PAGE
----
Thursday, March 17, 2011

Life Lessons from Death

We’ve added another character to our home in the past year.  I’m not talking about our precious son, Aaron.  I’m talking about the person that moved in when we had our ultrasound.  Death has chosen to come make our acquaintance this past year.  Oh, he’s not around that often, but he’s here often enough that we can’t forget him.  Before last year, he was kind of an abstract, hazy guy.  Off in the distance.  Someone whom you heard of but never saw.  Occasionally, he paid a visit to a friend of a friend, or a much older relative.  Once, a very painful once, he came for my daughter’s friend.  But that was as close as he ever came.

Last February, he showed up here for the first time.  “Your son only has a 50% chance of living until birth.”  Wait a minute.  We start counting our lifespan AT birth.  What do you mean?  It might be over before then?  Babies don’t die.  Great-grandparents die.  That’s the proper order.  Not the other way around.  But he retreated after a brief introduction. 

Then Death came by again in July when we dealt with heart failure.  And again and again with respiratory illnesses through the winter.  Once more when we tried to extubate following surgery and again after we came home on vent settings that weren’t quite enough.  He leaves his calling card in the corner of Aaron’s room.  A reminder that he’s always close.  He shows up quite frequently in the homes of my new friends.   The three little A’s:  Addison, Addylynn, and Abigail.  Nolan and Nalah who knocked me to my knees with their passings.  Little Jacinta here in the US, and Jacinta from Australia’s little Sebastian.  And Angel’s little Emalee is now an angel, too.  And so many, many more.  I don’t think I can come up with five adults in the past five years that I know have passed on, but all these precious ones who are so tiny have grown angel wings and left us.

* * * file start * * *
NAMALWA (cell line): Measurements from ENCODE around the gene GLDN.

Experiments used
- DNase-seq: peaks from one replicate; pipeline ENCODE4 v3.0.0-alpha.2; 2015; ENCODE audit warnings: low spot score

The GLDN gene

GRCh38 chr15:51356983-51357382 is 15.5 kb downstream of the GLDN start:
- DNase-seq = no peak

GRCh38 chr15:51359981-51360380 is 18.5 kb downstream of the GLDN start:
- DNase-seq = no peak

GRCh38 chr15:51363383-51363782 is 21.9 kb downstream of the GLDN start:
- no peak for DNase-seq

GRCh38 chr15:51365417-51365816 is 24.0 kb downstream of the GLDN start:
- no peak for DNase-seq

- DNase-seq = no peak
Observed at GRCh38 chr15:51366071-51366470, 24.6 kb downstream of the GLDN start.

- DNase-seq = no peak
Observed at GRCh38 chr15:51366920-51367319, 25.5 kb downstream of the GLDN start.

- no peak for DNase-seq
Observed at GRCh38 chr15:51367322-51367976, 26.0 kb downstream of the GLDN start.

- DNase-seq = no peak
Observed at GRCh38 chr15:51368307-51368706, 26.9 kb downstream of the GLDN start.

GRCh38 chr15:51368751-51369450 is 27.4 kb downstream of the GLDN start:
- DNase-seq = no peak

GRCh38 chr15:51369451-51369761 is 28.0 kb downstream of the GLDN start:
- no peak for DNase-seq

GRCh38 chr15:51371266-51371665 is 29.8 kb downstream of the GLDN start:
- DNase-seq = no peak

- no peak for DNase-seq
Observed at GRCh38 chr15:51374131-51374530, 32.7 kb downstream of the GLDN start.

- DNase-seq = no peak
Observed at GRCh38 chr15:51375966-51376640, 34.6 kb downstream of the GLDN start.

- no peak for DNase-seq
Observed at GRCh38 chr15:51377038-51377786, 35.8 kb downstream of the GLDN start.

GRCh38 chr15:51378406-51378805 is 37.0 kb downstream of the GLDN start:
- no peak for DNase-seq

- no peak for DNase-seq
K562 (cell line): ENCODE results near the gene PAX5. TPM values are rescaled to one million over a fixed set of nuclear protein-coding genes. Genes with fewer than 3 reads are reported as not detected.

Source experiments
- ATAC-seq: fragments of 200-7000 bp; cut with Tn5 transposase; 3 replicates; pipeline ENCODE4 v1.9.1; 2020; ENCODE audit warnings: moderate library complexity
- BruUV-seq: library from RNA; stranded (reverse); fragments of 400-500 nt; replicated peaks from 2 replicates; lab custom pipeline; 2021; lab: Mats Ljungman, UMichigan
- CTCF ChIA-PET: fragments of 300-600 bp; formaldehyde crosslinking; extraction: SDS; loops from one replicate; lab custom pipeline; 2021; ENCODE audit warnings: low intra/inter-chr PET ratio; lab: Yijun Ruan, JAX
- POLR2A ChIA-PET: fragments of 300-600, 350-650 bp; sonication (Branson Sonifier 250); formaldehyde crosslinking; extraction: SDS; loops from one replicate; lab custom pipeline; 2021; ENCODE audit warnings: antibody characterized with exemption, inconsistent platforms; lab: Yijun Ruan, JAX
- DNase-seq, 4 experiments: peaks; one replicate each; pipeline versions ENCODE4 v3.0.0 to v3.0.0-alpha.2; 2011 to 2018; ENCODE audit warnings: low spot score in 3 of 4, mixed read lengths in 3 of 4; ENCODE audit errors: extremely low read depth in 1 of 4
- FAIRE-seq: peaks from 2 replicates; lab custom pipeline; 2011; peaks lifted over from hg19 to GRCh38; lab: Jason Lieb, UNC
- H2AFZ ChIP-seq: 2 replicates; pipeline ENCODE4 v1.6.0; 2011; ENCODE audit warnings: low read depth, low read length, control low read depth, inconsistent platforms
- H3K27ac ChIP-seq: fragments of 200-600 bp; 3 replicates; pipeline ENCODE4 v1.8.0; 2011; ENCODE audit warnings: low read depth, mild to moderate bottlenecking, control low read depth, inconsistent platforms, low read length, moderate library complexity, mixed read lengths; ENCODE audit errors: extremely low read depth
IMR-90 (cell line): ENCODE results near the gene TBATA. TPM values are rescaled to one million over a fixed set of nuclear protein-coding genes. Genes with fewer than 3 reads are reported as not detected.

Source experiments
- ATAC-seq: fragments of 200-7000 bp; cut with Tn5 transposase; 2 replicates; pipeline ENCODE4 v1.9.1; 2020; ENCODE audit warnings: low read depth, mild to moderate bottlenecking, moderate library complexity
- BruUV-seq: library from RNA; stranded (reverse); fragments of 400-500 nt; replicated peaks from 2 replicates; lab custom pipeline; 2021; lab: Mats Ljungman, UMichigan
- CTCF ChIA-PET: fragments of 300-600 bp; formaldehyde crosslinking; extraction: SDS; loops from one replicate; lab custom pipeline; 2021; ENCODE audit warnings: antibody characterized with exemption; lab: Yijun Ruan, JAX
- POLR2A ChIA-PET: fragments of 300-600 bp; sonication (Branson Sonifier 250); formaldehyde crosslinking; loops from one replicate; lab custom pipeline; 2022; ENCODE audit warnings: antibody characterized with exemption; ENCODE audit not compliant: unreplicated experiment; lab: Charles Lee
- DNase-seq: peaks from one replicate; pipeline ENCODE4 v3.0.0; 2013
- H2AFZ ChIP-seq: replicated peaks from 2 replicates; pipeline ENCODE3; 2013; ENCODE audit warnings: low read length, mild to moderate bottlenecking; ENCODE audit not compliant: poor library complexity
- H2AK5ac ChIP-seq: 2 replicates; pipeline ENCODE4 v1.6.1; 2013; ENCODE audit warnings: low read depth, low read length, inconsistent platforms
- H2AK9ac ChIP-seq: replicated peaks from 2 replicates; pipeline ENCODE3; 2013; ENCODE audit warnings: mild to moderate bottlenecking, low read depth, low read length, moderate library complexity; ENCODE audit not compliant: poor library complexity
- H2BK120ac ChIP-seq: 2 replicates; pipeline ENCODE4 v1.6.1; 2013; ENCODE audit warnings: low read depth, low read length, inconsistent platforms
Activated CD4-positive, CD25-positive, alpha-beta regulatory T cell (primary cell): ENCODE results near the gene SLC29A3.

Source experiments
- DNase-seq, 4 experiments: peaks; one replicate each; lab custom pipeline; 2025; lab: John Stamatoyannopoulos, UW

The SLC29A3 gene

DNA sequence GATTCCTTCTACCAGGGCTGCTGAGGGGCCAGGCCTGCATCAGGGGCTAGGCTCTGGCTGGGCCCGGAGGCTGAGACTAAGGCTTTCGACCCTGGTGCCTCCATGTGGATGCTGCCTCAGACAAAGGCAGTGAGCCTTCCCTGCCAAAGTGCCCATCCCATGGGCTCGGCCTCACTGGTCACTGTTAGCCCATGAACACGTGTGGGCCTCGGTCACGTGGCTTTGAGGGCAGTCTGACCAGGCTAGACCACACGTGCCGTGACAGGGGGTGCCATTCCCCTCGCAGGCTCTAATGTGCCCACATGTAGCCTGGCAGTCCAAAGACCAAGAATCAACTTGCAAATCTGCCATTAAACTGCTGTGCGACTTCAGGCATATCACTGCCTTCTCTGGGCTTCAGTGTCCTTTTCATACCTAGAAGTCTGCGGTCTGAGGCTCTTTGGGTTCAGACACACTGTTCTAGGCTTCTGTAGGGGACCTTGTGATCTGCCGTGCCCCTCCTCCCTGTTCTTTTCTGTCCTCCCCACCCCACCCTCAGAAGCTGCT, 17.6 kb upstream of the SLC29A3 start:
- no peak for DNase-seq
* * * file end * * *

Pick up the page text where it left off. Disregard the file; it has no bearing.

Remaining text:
But Death has also brought life into sharp focus.  We are all of us dying from the moment of our birth.  And none of us are guaranteed a certain number days.  Death gives me the push to run a foot race with Andrew, my 7 year old, which he won.  He reminds me that my teenagers won’t always be in the same house with me and available for chatting or being silly.  He gently encourages me to read one more story or have one more snuggle with Michael, age 4, and let the laundry go unfolded for just a little longer.   Because of Death’s presence, I spend more time just talking with my husband and chatting on the phone with my sisters.  I see my college daughter, Deborah, much more often than I used to and enjoy having Mary, 18, along for errands just so we can be together.  I laugh more freely and cry more easily.

Yes, Death has brought life to the forefront.  We don’t get one without the other.  Death is the only way out of this world, and I for one, don’t intend to stay here forever.  But I’m hoping, praying, that he stays away for a while.  A long, long while.  Because even though I know Aaron won’t be truly gone, he will have just graduated from this life earlier than the rest of us, I’m going to miss him.  

Death has come to make our acquaintance.  He has forced me to take a long look at what I really believe about the Plan of Salvation and my Savior’s role in my life.  He has taught me to really look to God and His Son for strength.   Death has taught me about life.

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